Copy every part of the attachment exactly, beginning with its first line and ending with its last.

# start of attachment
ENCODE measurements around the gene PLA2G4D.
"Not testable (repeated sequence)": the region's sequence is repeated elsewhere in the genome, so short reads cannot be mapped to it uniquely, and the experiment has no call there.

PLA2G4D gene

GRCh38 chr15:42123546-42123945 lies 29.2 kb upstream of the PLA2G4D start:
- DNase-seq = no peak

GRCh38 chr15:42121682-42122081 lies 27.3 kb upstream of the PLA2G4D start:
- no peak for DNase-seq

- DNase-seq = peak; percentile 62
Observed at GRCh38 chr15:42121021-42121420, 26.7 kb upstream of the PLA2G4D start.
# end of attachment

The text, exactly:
ENCODE measurements around the gene PLA2G4D.
"Not testable (repeated sequence)": the region's sequence is repeated elsewhere in the genome, so short reads cannot be mapped to it uniquely, and the experiment has no call there.

PLA2G4D gene

GRCh38 chr15:42123546-42123945 lies 29.2 kb upstream of the PLA2G4D start:
- DNase-seq = no peak

GRCh38 chr15:42121682-42122081 lies 27.3 kb upstream of the PLA2G4D start:
- no peak for DNase-seq

- DNase-seq = peak; percentile 62
Observed at GRCh38 chr15:42121021-42121420, 26.7 kb upstream of the PLA2G4D start.